Secondly, back in January, I lost all job security. While I still have a position, I could have a meeting with my manager any coming business day to find out that this is cut in half or lost entirely. Being a single income family for the next year couple years has demanded that I place a lot of time and effort into job searching.

As most Aussies would be aware, technical research support / applied scientists such as myself are losing their jobs, not finding them.

It has been a tough gig from the very beginning for me in any case, regardless of the massive stamp on my CV that I achieve with the creation of the Calperum OzFlux tower and so, with any luck, I will move more into what I obviously have a passion for; science communication and advocacy.

With all this on my plate, there is a fair amount of weight on my shoulders.

I have been writing as much as I can (primarily on other outlets), but this is by no means up to my usual rate. More importantly, I am still paying a lot of attention to the media and science.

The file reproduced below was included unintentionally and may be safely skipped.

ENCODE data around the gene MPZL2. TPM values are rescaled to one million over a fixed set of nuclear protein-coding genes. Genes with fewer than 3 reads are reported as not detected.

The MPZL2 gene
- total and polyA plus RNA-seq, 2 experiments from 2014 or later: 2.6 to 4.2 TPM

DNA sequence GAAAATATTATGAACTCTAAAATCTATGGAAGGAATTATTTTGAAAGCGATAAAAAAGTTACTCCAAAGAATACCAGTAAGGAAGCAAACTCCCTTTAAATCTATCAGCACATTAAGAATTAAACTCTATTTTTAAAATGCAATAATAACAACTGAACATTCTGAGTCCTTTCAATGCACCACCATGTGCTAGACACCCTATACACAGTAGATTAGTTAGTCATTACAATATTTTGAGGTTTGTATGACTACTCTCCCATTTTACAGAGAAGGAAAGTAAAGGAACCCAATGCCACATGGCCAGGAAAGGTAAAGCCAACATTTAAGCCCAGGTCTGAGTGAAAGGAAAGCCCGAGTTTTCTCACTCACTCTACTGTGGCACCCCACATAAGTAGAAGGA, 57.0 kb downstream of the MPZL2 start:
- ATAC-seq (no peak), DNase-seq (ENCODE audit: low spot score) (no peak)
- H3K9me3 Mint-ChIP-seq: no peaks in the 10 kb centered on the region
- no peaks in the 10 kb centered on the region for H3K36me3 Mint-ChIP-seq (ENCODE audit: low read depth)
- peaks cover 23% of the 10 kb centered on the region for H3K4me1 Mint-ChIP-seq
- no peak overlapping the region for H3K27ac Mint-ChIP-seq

I’m thinking that I will, at the very least, provide a “Sunday Read” with some of the highlights I have come across over the past week, with a short blurb and links. It will at least help to remind me that NewAnthro needs attention and will continue to serve to provide share quality information.

Lastly, please don’t forget about the new forum I’ve put together. I’ve started populating in (if only a little bit), but without others it is not a community – it lacks dialogue. Please join and chat.

One thing I have noticed about it is that it might not be instantly obvious how to contribute (it took me a little bit of time to work it out). To contribute to a forum page, you press the “New Topic” or “Post Reply” buttons at the top of the list. For me at least, I would have expected the button at the bottom.

Thanks, as always, for your patience and interest in my endeavours.

The Anthropocene Blueprint Forum